About Maunawili Falls
Maunawili Falls is a small but picturesque and popular 15-30ft. We figure it’s popular because it’s publicly accessible and because it has a nice swimming hole that’s deep enough even for some daredevils to do a dangerous cliff dive into the pool.
But its popularity belies the fact that we did have to do a bit of a hike involving several stream crossings and one head-scratching moment at the last stream crossing. And fortunately for us, there were enough people on the trail that we were able to get around some of the confusing parts just by following some locals who knew where they were going.
The hike started in a residential area in the town of Maunawili. From there, we hiked about two miles to the falls crossing over four streams en route. We were wearing Keens so the stream crossings weren’t really a problem (though we were mindful that open cuts and wounds did have the potential for introducing the leptospirosis bacteria; good thing we didn’t have any on this excursion).
We want to point out a couple of key points in the otherwise straightforward hike.
At about a half-mile beyond the third stream crossing, the trail climbed up some steps eventually reaching a bench at an unsigned fork in the trail. We had to turn left at this fork to descend the short (maybe about 100ft) steep series of steps back down to the Maunawili Stream.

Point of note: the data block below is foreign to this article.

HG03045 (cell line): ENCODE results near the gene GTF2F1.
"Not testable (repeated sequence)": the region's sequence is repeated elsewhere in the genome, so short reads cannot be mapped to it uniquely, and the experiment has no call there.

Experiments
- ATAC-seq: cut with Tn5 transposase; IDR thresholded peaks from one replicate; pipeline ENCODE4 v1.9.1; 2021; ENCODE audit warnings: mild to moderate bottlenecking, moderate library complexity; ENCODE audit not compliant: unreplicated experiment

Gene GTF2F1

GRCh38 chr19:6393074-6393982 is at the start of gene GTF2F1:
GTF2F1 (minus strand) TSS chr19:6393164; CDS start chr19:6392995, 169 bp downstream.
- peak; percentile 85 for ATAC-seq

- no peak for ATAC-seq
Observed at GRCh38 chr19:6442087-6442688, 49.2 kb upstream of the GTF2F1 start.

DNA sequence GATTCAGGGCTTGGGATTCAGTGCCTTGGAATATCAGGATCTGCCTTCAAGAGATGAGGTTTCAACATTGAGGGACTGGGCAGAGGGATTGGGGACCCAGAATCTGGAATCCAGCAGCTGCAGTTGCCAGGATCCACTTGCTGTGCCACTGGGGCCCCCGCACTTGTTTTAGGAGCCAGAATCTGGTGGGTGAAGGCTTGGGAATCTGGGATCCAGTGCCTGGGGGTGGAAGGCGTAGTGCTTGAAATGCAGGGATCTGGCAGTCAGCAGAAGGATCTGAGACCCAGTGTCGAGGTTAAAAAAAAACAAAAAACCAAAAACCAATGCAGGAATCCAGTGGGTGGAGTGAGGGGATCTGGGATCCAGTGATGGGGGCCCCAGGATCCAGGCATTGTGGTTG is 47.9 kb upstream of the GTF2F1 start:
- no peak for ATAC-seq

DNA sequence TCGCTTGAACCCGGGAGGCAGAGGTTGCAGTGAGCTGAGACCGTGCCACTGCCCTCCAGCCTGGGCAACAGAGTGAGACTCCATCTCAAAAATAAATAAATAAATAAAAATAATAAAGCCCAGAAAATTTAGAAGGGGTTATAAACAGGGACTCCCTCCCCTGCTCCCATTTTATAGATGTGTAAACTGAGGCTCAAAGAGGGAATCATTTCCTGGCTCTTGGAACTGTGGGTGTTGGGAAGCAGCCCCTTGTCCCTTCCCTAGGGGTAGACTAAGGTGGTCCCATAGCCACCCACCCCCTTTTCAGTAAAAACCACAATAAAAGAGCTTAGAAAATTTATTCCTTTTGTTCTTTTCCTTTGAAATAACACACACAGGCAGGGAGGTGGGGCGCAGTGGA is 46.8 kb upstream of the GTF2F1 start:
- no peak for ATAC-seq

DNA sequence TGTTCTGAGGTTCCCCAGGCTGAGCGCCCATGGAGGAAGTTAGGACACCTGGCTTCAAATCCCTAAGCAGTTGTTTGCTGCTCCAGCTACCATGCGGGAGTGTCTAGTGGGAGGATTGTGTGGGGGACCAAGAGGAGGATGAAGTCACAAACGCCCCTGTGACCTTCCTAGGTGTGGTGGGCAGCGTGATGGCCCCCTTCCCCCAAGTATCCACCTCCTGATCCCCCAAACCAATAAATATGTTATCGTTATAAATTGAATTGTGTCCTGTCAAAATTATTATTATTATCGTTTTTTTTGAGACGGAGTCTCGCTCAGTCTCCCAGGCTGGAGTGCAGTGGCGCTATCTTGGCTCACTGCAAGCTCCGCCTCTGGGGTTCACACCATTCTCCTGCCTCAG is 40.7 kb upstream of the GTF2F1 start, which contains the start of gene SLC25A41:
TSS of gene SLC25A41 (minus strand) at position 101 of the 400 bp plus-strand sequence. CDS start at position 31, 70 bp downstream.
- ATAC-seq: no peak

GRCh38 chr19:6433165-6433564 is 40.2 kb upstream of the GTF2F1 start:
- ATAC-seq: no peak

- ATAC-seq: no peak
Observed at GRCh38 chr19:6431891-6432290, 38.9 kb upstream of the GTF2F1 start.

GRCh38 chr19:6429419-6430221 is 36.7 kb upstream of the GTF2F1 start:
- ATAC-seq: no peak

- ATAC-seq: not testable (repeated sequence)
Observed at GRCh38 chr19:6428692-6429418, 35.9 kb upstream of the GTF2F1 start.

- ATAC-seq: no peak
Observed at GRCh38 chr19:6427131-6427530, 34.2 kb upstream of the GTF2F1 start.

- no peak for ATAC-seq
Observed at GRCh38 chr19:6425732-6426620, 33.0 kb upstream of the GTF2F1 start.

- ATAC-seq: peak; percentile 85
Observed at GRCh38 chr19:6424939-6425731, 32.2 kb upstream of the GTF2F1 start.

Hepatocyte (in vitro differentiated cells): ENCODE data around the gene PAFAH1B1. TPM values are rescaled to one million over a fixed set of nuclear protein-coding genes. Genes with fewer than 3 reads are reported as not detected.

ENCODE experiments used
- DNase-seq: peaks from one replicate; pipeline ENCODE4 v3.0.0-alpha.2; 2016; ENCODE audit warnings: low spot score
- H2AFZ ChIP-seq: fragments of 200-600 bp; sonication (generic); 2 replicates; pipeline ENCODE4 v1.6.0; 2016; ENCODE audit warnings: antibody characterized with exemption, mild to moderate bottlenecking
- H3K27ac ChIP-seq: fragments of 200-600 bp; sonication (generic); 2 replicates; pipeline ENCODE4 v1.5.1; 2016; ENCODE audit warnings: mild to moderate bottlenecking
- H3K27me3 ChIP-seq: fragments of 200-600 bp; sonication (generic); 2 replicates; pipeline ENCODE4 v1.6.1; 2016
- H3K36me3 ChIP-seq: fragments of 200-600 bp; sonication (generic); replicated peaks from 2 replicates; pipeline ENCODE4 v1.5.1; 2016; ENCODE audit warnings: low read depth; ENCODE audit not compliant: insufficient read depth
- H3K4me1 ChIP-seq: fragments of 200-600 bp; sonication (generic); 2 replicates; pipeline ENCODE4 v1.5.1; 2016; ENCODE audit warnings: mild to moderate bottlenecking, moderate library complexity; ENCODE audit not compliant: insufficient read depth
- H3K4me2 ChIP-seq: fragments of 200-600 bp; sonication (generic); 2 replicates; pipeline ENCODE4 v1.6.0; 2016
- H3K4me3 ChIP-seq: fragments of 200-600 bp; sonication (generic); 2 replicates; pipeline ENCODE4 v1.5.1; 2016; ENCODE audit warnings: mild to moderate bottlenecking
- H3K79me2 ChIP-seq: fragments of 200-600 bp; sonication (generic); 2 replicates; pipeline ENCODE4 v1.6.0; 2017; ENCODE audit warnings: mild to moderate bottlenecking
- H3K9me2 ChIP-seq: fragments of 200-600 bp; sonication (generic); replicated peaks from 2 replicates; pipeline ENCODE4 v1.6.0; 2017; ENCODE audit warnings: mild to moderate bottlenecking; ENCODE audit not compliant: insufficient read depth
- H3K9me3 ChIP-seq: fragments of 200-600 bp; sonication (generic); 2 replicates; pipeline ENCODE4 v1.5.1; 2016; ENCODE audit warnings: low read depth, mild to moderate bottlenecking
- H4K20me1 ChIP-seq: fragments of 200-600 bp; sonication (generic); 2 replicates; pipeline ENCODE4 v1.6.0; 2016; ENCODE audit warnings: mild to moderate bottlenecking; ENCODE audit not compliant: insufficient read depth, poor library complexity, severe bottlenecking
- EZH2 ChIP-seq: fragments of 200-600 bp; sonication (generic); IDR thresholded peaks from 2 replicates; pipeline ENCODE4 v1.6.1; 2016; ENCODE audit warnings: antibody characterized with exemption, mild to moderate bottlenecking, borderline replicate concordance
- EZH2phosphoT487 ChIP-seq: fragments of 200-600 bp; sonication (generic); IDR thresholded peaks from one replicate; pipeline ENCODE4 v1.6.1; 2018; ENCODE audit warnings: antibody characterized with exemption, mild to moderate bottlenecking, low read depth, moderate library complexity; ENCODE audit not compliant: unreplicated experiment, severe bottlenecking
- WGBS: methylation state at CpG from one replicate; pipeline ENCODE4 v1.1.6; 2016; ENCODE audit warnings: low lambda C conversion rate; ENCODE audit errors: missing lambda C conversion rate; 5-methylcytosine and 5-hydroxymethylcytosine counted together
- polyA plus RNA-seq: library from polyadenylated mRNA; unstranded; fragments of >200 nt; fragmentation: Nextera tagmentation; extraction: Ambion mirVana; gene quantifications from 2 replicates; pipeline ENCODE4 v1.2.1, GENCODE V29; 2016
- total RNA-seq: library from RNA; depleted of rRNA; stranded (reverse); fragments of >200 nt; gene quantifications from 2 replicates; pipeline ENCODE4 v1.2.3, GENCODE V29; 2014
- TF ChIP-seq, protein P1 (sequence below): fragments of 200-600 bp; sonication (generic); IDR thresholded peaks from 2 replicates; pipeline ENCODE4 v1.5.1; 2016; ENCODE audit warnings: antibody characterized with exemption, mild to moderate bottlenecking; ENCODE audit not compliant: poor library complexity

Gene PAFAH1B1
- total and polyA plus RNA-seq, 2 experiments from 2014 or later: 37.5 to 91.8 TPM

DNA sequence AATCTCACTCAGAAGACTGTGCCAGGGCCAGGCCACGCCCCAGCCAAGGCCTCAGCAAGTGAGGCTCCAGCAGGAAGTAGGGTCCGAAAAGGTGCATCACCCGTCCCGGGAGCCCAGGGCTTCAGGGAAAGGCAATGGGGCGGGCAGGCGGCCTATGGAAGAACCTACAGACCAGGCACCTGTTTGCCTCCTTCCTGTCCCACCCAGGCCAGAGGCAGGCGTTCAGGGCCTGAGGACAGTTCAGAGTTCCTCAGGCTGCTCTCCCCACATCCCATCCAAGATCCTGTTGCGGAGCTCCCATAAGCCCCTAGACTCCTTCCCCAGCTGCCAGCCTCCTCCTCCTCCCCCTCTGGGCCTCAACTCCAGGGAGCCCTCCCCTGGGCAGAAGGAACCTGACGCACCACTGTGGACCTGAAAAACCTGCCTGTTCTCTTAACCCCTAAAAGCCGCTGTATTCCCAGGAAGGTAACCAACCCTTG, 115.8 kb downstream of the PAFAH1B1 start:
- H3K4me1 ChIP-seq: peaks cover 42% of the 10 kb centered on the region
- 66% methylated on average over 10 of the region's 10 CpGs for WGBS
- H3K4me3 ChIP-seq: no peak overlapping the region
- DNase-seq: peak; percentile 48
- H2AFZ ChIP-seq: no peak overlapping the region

There was actually another unnamed stream joining the main stream, and it was here that we had to make the fourth and longest stream crossing. Here, we made the mistake of taking the faint trail on the right and eventually ended up in a muddy bog. When we figured out that we should’ve crossed the stream and head towards the right bank (left fork), that was when we started to pick up the last 0.1-mile of the trail to its end at the Maunawili Falls.
All told, it took us about an hour of hiking in each direction.
Upon doing some post-trip reading, I learned that “Maunawili” means “twisted mountain.” I’m only speculating here, but perhaps it’s because the falls was mostly hidden as it twisted and tumbled its way down a rocky slope before making its final drop, which was the lone visible drop from what we could tell. There were also scenic fluted cliffs (part of the Ko’olau Range) providing a good scenic backdrop for photographs when we reached the apex of the hike, but I’m not sure if the twisted mountain had anything to do with these pali (cliffs).
From the Honolulu/Waikiki area, head west on the H-1 Freeway to the Pali Highway (Hwy 61). Take the Pali Highway north. Go beyond Pali Lookout and through the Pali Tunnels to the second A’uloa Road intersection/exit.
Once off the highway, keep left at the fork to get onto the Maunawili Road. Then, follow the road for about 1.5 miles south into a residential area. Once Maunawili Road junctions with Kelewina Street, that’s where you can start looking for street parking beyond all the “No Parking” signs (please tread lightly as you’re now surrounded by private residences).
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